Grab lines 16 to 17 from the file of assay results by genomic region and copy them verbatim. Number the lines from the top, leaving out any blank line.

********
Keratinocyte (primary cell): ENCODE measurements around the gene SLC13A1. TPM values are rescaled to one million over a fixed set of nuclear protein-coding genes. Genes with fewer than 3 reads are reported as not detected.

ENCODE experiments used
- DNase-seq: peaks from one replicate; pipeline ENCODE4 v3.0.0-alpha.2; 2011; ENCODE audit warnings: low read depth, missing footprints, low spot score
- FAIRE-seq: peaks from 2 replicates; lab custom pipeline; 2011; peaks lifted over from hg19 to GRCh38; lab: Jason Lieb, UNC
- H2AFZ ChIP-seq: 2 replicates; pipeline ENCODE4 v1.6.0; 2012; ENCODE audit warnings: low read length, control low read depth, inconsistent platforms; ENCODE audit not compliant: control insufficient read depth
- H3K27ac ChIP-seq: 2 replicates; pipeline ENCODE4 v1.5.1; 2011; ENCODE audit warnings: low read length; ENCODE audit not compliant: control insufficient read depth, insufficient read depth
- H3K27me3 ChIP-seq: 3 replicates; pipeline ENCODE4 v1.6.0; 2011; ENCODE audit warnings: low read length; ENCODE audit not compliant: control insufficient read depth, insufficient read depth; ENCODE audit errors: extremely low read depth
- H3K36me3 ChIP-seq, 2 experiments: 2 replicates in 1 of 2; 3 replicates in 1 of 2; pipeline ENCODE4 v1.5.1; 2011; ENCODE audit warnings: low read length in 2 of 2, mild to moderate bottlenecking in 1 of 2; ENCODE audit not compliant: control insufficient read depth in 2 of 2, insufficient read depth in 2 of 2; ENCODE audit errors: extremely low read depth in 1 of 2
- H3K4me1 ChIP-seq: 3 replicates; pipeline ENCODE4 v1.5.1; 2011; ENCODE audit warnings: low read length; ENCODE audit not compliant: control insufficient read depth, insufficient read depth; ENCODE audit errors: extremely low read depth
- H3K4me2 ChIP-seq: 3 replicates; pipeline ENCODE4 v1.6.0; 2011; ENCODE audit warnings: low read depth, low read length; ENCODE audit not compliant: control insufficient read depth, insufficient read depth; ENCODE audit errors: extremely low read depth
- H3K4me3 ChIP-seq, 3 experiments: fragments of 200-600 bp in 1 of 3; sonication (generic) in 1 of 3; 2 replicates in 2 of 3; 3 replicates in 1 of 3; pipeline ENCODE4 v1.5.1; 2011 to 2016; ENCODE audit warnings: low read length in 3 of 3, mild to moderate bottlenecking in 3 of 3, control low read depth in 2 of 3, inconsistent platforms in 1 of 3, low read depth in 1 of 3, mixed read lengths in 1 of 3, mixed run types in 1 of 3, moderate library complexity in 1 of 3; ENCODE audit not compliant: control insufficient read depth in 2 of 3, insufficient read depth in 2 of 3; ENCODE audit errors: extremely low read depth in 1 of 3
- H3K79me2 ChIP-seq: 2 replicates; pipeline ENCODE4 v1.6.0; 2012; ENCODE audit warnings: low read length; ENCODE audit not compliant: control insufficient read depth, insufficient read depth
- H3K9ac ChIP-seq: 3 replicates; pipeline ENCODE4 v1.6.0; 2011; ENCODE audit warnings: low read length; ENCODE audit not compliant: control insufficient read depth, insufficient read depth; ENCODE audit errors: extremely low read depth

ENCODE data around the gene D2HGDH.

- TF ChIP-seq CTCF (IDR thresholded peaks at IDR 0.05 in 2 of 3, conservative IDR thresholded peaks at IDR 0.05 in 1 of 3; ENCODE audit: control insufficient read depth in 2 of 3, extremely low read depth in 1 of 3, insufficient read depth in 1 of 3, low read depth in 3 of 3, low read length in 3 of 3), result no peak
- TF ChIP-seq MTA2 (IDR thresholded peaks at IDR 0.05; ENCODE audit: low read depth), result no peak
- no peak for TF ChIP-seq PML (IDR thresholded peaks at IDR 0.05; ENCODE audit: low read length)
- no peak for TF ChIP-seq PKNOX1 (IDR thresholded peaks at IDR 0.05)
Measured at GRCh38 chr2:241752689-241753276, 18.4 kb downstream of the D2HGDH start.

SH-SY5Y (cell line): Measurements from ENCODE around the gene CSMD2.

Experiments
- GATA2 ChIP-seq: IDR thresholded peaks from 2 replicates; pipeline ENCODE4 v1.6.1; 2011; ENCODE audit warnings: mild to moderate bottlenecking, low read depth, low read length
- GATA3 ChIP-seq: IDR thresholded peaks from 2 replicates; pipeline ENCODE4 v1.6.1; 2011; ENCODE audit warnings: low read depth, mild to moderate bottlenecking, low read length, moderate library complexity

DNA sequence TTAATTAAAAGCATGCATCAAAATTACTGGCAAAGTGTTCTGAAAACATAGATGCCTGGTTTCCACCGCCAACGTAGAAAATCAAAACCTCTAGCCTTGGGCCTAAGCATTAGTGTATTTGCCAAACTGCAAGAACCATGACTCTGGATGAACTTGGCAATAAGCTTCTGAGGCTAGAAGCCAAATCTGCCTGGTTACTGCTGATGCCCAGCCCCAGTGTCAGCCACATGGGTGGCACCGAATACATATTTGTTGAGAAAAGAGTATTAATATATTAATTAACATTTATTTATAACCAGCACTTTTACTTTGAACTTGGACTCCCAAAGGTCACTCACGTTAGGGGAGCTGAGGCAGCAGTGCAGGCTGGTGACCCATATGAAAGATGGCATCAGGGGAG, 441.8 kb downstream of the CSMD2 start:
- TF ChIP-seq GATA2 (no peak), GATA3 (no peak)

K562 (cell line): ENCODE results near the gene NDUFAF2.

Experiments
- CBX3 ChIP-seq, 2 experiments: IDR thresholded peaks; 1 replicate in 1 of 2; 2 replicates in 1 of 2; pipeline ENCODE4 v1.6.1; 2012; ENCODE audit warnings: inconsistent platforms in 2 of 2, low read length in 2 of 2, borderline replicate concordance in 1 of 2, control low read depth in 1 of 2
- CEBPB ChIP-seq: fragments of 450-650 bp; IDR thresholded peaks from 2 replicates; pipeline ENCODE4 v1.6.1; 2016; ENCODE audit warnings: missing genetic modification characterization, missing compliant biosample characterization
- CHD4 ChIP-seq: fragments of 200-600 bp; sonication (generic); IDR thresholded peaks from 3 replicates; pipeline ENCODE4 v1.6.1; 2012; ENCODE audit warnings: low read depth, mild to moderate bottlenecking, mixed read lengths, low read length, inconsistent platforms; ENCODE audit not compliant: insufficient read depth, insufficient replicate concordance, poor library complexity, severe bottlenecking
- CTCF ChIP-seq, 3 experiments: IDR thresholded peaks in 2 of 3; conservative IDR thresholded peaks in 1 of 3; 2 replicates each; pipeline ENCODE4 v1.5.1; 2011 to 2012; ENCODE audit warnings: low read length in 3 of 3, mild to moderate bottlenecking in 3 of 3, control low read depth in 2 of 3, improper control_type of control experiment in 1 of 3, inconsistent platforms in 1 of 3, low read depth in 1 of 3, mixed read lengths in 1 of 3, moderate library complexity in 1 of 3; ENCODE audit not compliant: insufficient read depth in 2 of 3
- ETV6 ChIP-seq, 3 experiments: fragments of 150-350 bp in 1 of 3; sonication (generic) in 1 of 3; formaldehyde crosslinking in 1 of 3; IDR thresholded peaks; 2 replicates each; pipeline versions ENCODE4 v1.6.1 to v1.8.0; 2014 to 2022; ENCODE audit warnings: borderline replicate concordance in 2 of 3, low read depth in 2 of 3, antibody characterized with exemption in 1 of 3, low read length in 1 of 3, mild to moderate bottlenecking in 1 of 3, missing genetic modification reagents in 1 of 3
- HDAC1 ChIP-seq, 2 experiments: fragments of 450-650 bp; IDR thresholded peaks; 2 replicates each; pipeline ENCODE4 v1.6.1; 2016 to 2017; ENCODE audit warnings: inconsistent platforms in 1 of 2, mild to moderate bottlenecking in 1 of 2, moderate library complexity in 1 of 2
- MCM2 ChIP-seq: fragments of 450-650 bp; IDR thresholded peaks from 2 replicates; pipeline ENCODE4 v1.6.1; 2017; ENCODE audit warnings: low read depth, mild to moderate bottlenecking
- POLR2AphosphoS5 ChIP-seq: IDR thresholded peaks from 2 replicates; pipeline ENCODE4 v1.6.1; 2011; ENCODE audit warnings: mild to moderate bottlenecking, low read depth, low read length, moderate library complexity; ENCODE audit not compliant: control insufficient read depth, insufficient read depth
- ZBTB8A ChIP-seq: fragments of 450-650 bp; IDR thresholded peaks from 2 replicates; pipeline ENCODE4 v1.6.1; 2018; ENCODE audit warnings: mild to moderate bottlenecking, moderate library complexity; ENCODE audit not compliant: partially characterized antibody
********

- TF ChIP-seq MTA2 (IDR thresholded peaks at IDR 0.05; ENCODE audit: low read depth), result no peak
- no peak for TF ChIP-seq PML (IDR thresholded peaks at IDR 0.05; ENCODE audit: low read length)